The afternoon was supposed to be devoted to helping people formulate new media-based ‘plans of action’. It was ‘facilitated’ by Krishna. At least he stood up, but beyond his repeating Scott Krisner’s list of key points, he didn’t seem to have anything to say. Still, Scott was still there with his laptop connected to the digital projector, and at one moment he opened up Krishna’s site – www.bellyfeel.co.uk, which describes itself as ‘compelling interactive entertainment’. It turned out that Scott has had success making pop videos and the like; but other than getting him an Arts Council grant, ‘bellyfeel’ seemed to have hardly found an audience, let alone any ‘Fans or Friends’. In point of fact Krishna ended up confessing that he hoped he might be able to sell some of the content to kids TV… You could go and see for yourself by clicking the link, but I don’t like to be cruel.

The thing is, Mark Ashmore and Jenny Inchbald of Future Artists were there in the audience. They regularly speak at and organise events around this sort of stuff – and they do it miles better than this yet another example of NWV&M incompetence. Obviously I have nothing against Krishna and wish him every success, but just why did NWV&M put him in such a position in the first place? Have they no idea about what’s going on?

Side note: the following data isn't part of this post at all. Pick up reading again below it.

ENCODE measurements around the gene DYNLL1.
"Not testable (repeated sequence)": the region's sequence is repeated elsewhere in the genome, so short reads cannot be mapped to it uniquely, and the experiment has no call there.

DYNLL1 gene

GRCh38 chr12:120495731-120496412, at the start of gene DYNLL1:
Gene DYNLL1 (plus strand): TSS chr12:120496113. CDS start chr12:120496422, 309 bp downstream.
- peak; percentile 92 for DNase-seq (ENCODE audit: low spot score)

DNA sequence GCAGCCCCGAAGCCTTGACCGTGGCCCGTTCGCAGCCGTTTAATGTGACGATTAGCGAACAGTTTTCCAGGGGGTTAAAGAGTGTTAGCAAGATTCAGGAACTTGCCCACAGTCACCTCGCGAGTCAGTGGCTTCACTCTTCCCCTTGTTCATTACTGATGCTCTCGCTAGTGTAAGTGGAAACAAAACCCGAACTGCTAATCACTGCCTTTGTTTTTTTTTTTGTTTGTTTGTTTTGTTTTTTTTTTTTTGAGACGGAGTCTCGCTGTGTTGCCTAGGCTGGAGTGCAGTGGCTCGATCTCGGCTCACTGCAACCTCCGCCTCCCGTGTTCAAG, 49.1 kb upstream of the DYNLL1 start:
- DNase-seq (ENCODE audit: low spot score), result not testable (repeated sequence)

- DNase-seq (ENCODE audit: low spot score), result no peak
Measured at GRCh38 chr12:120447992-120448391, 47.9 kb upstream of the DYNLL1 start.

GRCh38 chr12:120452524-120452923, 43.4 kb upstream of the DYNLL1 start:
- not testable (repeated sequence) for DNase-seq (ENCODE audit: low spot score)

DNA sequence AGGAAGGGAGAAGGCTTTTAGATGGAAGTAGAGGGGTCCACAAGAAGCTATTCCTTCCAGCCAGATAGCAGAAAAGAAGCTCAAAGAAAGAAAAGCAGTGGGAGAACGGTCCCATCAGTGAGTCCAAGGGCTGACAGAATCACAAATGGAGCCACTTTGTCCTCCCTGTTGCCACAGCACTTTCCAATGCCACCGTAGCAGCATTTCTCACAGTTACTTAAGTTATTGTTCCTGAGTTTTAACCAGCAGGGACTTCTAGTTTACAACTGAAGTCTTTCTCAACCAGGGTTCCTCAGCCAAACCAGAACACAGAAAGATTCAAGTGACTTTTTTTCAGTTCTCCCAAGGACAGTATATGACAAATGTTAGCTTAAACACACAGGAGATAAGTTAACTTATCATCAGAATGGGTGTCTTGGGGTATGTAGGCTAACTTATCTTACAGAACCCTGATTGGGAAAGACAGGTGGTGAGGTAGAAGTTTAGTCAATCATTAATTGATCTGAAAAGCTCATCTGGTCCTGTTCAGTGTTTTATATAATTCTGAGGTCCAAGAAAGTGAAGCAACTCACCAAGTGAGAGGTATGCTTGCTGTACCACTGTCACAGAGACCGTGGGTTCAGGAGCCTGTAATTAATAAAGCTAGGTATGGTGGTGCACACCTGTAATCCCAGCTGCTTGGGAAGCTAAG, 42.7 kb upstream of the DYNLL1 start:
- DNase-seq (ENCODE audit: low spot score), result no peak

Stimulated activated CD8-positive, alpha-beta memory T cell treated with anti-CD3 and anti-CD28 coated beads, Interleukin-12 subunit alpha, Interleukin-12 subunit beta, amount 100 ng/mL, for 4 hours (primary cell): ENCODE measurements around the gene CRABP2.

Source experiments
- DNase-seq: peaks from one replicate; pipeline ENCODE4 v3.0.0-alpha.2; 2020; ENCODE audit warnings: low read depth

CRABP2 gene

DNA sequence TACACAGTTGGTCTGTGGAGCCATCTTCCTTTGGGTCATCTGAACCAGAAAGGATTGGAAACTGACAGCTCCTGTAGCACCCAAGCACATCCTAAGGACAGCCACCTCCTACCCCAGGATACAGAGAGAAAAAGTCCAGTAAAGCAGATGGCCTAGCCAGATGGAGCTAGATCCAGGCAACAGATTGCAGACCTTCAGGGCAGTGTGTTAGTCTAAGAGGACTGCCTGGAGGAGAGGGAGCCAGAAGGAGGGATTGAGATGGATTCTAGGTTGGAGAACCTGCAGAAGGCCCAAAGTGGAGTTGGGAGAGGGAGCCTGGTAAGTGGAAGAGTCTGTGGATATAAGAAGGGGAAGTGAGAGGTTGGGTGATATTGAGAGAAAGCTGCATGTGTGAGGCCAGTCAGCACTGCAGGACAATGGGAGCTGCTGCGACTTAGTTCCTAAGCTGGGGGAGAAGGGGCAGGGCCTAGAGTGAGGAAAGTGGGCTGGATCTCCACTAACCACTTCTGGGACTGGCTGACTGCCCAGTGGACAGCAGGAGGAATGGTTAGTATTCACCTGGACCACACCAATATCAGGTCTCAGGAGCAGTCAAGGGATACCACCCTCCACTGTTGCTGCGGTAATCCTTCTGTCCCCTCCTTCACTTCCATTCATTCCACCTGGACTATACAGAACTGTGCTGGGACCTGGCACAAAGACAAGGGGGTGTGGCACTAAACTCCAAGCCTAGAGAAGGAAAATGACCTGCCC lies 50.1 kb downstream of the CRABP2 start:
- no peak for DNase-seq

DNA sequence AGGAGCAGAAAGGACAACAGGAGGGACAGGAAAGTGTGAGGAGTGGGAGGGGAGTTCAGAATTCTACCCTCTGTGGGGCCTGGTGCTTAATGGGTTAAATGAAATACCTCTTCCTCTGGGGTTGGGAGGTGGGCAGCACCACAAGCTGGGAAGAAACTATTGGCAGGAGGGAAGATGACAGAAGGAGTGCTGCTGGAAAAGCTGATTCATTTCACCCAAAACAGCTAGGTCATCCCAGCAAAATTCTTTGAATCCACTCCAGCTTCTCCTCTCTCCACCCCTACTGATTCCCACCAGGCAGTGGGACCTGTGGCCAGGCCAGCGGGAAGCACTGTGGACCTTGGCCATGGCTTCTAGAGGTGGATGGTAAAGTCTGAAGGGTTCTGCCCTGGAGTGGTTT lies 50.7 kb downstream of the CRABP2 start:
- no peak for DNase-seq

Still, back to Scott. There’s a few things that you need to bear in mind: the USA is a vastly bigger market, filmmakers can release films ‘unrated’, if you don’t want what you’re watching interrupted every five minutes by adverts (or to see any intelligent factual material) you have to pay, and people give more to charity.

Social networking, etc, is growing like wildfire. But when it comes to audio-visual material the market is still absolutely dominated by DVDs. Selling DVDs from your own site means you get most of the money, but shifting 1,000 copies this way adds up to a major achievement. By way of contrast “The Football Factory” has sold over 600,000 copies through High St shops. Drama, even when it’s micro-budget, still costs money to produce, and it’s only things like the Finnish sensation, Star Wreck, that’s generated decent incomes for its rights owners – and that’s because most of the SX content has been provided free by legions of enthusiastic hobbyists.

Documentary/factual material is another matter. It is possible to operate as a one person HD crew, and you don’t have to pay the people you film, you just have to get them to sign release forms. And there is money to be made selling to niche markets: fishing (that’s a major hobby), antique aircraft, religion, UFO’s, conspiracy theories, classic cars, all of these are communities easily reached via countless websites where you can advertise your DVDs. Your DVD on old Porsche sports cars might well be classed as ‘automotive porn’ – and it damn well should be if you hope to make money – but you do have the benefit of not having to give the BBFC £1,000 before you can legally sell it.